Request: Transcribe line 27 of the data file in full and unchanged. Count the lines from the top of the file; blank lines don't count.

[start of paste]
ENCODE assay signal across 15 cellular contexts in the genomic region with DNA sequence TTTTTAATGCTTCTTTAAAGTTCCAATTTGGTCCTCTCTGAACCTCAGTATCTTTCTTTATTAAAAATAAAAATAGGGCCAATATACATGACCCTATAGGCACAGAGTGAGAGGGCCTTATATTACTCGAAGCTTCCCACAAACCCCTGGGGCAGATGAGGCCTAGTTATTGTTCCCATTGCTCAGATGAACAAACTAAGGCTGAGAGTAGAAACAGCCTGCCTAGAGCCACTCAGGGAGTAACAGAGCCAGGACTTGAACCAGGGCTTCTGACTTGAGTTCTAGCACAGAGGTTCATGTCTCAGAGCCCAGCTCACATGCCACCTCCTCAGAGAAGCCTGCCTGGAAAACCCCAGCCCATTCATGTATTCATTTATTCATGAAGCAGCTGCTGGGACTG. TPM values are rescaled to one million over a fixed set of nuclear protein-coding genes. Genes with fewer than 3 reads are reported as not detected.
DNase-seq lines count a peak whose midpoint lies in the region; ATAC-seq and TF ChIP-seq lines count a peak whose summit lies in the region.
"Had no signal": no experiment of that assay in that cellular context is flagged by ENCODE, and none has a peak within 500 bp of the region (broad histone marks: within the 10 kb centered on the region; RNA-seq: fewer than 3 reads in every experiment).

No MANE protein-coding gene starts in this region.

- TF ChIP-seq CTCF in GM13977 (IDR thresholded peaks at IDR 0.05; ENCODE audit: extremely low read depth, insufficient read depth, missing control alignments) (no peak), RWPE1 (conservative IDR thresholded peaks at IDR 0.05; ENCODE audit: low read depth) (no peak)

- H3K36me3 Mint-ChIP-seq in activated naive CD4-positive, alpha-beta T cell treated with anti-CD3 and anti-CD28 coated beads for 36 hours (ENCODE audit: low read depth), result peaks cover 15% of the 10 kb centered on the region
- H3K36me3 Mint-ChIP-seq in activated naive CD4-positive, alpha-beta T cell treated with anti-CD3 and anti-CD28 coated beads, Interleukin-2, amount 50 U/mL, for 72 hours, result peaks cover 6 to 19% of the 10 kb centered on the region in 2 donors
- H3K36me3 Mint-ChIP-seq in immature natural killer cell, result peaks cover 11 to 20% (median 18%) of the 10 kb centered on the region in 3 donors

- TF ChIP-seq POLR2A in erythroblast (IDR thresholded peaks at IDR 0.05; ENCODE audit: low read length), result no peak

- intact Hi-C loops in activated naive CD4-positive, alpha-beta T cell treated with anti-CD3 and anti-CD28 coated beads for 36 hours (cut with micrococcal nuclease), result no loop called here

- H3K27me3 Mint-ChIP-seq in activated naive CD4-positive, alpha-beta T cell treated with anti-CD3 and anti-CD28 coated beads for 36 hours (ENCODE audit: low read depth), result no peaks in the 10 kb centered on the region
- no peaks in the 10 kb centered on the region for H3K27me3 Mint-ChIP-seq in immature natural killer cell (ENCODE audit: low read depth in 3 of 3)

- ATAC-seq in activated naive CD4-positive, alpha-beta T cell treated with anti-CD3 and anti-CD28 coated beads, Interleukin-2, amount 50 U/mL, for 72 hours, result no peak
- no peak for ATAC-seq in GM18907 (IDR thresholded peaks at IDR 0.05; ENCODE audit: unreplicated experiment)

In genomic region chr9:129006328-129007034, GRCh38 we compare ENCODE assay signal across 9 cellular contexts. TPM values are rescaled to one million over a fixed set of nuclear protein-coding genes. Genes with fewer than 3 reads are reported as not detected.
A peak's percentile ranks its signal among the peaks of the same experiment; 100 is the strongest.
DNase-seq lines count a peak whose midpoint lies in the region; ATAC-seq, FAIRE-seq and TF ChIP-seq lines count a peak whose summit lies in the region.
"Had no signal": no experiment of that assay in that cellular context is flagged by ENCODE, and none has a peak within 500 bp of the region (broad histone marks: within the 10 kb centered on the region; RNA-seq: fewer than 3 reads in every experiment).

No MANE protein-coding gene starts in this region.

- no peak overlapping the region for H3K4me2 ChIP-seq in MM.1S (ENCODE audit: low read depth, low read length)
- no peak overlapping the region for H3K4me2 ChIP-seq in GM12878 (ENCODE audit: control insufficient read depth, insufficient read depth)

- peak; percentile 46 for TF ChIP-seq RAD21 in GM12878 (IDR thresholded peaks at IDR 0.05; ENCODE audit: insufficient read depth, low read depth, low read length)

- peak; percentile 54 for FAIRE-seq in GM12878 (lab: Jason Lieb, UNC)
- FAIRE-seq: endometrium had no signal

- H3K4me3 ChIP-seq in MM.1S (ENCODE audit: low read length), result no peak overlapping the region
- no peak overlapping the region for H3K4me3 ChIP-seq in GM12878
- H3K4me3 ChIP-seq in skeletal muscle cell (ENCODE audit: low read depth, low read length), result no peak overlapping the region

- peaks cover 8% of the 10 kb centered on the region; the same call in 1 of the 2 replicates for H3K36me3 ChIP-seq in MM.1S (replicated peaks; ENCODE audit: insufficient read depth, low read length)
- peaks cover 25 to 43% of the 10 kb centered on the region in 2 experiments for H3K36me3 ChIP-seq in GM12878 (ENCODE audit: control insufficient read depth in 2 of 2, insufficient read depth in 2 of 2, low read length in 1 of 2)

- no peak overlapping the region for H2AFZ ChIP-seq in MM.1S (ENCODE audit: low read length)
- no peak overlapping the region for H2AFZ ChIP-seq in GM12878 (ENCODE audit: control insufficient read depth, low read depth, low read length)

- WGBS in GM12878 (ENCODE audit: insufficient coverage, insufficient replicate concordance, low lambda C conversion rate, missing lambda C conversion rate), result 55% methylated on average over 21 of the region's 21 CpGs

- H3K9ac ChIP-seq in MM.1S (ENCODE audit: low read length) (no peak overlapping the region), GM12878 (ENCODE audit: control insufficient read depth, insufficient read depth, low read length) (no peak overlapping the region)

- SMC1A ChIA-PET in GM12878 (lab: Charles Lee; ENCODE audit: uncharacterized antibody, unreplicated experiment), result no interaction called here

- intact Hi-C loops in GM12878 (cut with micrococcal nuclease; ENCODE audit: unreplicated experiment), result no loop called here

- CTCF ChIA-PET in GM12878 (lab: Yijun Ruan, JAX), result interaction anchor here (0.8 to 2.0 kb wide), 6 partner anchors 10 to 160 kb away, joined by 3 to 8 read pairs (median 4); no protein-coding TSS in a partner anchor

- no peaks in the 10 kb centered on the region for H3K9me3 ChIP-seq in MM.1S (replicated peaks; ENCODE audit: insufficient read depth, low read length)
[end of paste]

- H3K4me3 ChIP-seq in skeletal muscle cell (ENCODE audit: low read depth, low read length), result no peak overlapping the region